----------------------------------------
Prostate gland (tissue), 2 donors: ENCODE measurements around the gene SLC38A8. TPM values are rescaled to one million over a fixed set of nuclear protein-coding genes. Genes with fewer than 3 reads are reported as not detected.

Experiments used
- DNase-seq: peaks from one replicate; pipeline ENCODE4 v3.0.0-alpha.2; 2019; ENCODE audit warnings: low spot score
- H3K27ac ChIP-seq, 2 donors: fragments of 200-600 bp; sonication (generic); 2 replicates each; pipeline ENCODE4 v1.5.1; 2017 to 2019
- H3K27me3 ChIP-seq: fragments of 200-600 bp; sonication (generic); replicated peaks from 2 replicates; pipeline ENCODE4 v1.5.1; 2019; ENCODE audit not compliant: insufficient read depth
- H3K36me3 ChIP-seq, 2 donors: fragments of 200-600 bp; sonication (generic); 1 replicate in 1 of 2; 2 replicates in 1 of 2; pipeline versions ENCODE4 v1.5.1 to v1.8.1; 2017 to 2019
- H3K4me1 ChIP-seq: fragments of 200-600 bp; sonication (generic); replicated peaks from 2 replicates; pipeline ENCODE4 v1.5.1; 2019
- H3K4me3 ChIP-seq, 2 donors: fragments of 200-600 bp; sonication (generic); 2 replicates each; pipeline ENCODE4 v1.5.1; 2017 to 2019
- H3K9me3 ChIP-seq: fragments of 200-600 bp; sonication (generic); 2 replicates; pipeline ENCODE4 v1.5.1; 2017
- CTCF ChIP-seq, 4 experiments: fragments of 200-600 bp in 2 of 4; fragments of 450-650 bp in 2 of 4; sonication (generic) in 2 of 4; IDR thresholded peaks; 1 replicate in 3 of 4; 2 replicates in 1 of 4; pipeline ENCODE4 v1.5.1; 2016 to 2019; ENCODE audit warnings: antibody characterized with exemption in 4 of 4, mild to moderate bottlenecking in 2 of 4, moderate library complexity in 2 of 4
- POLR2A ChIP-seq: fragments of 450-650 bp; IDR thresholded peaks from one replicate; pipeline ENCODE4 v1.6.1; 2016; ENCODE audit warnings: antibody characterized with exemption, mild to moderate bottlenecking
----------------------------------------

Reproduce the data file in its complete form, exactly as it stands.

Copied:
Prostate gland (tissue), 2 donors: ENCODE measurements around the gene SLC38A8. TPM values are rescaled to one million over a fixed set of nuclear protein-coding genes. Genes with fewer than 3 reads are reported as not detected.

Experiments used
- DNase-seq: peaks from one replicate; pipeline ENCODE4 v3.0.0-alpha.2; 2019; ENCODE audit warnings: low spot score
- H3K27ac ChIP-seq, 2 donors: fragments of 200-600 bp; sonication (generic); 2 replicates each; pipeline ENCODE4 v1.5.1; 2017 to 2019
- H3K27me3 ChIP-seq: fragments of 200-600 bp; sonication (generic); replicated peaks from 2 replicates; pipeline ENCODE4 v1.5.1; 2019; ENCODE audit not compliant: insufficient read depth
- H3K36me3 ChIP-seq, 2 donors: fragments of 200-600 bp; sonication (generic); 1 replicate in 1 of 2; 2 replicates in 1 of 2; pipeline versions ENCODE4 v1.5.1 to v1.8.1; 2017 to 2019
- H3K4me1 ChIP-seq: fragments of 200-600 bp; sonication (generic); replicated peaks from 2 replicates; pipeline ENCODE4 v1.5.1; 2019
- H3K4me3 ChIP-seq, 2 donors: fragments of 200-600 bp; sonication (generic); 2 replicates each; pipeline ENCODE4 v1.5.1; 2017 to 2019
- H3K9me3 ChIP-seq: fragments of 200-600 bp; sonication (generic); 2 replicates; pipeline ENCODE4 v1.5.1; 2017
- CTCF ChIP-seq, 4 experiments: fragments of 200-600 bp in 2 of 4; fragments of 450-650 bp in 2 of 4; sonication (generic) in 2 of 4; IDR thresholded peaks; 1 replicate in 3 of 4; 2 replicates in 1 of 4; pipeline ENCODE4 v1.5.1; 2016 to 2019; ENCODE audit warnings: antibody characterized with exemption in 4 of 4, mild to moderate bottlenecking in 2 of 4, moderate library complexity in 2 of 4
- POLR2A ChIP-seq: fragments of 450-650 bp; IDR thresholded peaks from one replicate; pipeline ENCODE4 v1.6.1; 2016; ENCODE audit warnings: antibody characterized with exemption, mild to moderate bottlenecking